US targets Zim leaders with new sanctions


The US on Monday imposed sanctions on Zimbabwe’s president, Emmerson Mnangagwa, and senior leaders, but scrapped the 20-year-old sweeping campaign and replaced it with targeted action.

Pres. Joe Biden’s administration, citing rights violations and corruption, imposed sanctions against 11 Zimbabweans, including Mnangagwa and three companies.

The sanctions prevent them from accessing any of their assets in the US and prevent unofficial travel to the country.

At the same time, Biden ended the earlier sanctions campaign, which was introduced in 2003, against Zimbabwe. Restrictions originally imposed by the US on Zimbabweans will be lifted, except for those imposed on Monday.

“The changes we are making must clearly state what has always been the case: Our sanctions are not intended to target the people of Zimbabwe,” said the deputy finance minister, Wally Adeyemo.

“We are refocusing our sanctions on clear and specific targets, namely Pres. “Mnangagwa’s criminal network of government officials and businessmen who are most responsible for corruption or human rights abuses against the people of Zimbabwe,” he says.

According to Foreign Minister Antony Blinken, the new measures are part of a “stronger, more targeted sanctions policy” against Zimbabwe. Blinken also expressed his concern about “serious cases of corruption and human rights abuses”.

“Key persons, including members of the government of Zimbabwe, bear responsibility for this action. This includes the looting of the public treasury which robs Zimbabweans of public resources,” Blinken said in a statement.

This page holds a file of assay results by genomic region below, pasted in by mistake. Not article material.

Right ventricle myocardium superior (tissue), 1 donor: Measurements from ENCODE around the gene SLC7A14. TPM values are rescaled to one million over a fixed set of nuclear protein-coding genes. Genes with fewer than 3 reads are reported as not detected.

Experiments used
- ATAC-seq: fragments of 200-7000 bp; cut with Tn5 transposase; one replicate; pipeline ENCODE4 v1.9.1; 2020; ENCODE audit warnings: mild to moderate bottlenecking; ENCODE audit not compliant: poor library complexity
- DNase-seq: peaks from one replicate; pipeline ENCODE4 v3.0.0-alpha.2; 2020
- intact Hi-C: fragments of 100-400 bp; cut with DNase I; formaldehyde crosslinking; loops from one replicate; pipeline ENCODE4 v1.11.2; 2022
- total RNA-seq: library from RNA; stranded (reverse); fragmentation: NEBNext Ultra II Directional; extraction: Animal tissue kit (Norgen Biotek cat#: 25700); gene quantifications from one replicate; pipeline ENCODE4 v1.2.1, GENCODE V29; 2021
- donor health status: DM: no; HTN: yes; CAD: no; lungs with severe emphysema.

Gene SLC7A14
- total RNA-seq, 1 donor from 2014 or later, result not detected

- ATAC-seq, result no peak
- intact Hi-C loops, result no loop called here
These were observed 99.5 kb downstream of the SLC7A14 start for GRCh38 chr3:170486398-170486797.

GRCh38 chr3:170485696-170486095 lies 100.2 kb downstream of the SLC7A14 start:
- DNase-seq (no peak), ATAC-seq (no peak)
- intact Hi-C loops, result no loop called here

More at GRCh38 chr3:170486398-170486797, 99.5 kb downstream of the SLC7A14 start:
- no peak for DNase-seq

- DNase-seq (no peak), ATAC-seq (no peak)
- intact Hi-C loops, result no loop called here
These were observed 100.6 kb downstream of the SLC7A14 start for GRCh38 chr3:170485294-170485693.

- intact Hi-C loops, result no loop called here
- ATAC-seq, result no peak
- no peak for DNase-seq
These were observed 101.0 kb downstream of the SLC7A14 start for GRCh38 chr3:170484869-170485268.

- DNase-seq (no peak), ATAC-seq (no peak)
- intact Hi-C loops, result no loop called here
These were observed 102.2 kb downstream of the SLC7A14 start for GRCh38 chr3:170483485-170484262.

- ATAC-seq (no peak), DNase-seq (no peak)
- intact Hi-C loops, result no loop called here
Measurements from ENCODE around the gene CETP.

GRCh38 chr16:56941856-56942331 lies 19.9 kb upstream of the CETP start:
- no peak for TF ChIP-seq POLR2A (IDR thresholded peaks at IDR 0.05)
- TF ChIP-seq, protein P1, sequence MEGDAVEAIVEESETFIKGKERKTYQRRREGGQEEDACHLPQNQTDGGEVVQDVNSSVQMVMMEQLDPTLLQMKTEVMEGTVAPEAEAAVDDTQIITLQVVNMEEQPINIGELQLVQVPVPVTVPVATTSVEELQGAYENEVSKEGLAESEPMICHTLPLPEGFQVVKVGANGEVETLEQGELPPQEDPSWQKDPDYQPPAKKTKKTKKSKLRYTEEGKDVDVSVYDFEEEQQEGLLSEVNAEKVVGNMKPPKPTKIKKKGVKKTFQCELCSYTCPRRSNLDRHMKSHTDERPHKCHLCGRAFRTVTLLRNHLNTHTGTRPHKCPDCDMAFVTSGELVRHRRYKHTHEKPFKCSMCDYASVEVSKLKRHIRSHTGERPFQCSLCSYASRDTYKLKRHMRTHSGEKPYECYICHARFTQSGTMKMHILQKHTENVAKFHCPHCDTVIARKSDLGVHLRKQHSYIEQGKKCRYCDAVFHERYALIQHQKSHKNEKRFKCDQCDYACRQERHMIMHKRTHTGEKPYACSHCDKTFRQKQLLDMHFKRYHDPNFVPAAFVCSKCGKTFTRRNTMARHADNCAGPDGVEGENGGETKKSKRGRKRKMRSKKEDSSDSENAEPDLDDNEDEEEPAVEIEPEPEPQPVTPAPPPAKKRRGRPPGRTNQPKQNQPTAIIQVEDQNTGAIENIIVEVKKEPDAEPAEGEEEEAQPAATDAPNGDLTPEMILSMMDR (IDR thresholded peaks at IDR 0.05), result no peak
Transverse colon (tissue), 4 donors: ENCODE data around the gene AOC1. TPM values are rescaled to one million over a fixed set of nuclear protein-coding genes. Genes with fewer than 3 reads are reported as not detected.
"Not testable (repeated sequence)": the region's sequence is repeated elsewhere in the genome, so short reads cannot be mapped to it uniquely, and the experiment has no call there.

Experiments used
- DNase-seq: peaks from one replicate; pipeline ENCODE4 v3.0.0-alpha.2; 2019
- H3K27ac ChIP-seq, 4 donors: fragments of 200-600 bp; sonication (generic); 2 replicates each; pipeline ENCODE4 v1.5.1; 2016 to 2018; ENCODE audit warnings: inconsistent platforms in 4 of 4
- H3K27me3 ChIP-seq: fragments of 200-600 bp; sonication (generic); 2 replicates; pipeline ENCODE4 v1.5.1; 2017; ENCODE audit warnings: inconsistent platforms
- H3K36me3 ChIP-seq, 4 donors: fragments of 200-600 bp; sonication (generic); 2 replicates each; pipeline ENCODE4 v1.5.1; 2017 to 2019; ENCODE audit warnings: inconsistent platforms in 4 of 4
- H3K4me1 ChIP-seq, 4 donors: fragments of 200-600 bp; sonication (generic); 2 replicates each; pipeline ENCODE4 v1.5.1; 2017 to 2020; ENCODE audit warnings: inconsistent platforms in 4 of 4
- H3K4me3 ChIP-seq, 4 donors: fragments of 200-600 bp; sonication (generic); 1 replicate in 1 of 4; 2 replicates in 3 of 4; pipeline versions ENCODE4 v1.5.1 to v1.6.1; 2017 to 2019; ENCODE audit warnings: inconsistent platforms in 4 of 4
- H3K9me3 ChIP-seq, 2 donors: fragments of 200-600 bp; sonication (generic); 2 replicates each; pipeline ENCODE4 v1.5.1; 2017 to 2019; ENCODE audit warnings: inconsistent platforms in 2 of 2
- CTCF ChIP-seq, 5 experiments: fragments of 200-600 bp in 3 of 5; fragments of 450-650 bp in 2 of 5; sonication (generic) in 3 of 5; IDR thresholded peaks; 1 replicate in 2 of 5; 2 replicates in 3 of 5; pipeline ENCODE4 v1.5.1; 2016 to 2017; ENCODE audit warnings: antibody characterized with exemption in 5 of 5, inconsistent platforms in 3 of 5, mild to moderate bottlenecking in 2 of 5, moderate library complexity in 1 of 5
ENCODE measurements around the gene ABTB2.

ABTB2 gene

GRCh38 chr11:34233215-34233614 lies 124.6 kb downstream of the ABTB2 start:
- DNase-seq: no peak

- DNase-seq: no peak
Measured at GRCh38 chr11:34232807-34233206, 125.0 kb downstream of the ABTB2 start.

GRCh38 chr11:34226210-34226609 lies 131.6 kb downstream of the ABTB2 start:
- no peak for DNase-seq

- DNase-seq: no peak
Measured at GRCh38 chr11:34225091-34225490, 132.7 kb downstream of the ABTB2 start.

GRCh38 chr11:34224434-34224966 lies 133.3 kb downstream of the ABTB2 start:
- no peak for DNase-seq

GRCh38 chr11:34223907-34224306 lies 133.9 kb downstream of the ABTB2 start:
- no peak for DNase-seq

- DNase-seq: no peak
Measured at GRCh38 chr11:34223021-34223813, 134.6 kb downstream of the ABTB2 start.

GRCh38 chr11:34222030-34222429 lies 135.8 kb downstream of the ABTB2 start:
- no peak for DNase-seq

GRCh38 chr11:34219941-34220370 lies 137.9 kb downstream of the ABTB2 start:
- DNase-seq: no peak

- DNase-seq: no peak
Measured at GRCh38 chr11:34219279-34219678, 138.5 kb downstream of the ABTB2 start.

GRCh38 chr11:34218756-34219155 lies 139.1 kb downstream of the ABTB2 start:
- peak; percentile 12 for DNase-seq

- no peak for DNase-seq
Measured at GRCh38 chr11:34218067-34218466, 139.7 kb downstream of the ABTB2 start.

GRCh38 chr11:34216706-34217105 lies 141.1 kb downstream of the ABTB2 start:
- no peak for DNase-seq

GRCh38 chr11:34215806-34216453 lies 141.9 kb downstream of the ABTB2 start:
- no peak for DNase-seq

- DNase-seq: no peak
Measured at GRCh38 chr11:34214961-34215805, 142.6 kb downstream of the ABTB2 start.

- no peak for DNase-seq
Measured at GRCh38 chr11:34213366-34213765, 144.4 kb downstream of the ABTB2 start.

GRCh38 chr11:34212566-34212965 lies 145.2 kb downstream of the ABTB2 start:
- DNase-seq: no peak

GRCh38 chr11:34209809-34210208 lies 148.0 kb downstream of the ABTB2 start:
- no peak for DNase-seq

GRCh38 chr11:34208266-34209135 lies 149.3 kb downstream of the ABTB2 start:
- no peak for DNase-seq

“Several cases of kidnapping, physical abuse and murder have left citizens living in fear.”

The US has the largest economy in the world and applies sanctions on a large scale. However, its critics argue that Washington’s sentence is indeterminate, with no appeals process. This means there is little incentive for those on the blacklist to change their behaviour.

The earlier sanctions – while they were also mainly aimed at the Zimbabwean leadership under veteran President Robert Mugabe – were part of a major pressure campaign led by then Pres. George W Bush, in collaboration with England, after a campaign of forced takeover of land from white farmers.

According to US officials, there are individuals in Zimbabwe who were targeted under the previous sanctions program who no longer work for the state or even have died.

Zimbabwe welcomes new action

The Zimbabwean government welcomed the lifting of the previous sanctions. The country has long shouldered the blame for its dismal economy and one of the world’s highest inflation rates.

“This is enormous,” government spokesman Nick Mangwana said on X (formerly Twitter) and described it as “justification” of Mnangagwa’s foreign policy.

“That being said, as long as there are sanctions against our president, Zimbabwe is subject to illegal sanctions; as long as members of the president’s family are subjected to sanctions, Zimbabwe remains under illegal sanctions; as long as senior leaders have sanctions against them, we are all subject to sanctions,” he said in a statement.

Matthew Miller, spokesman for the Department of Foreign Affairs, said in response: “It is rare for a government to say that sanctions on the sitting president are a victory for the government.”

Pres. Hakainde Hichilema of Zambia, who is becoming an increasingly ally of the US because of his commitment to democracy, praised Biden for suspending the 2003 sanctions.

“This is another proof that Biden pays attention to his African partners. We hope that this offers a chance for Zimbabwe to take a new turn and for regional involvement,” Hichilema said on X.

After an election in August that was criticized by foreign observers because it did not comply with democratic principles, Mnangagwa, whose party has ruled for more than 40 years, was declared victorious for a second term.

After Mnangagwa deposed his predecessor in 2017, there were temporary signs of an upswing in relations between the two countries. Rights organizations and Western countries claim that the government still does not tolerate opposition and protests.

Those targeted by the latest sanctions include first lady Auxillia Mnangagwa, as well as Zimbabwe’s first vice president, the defense minister and army chief.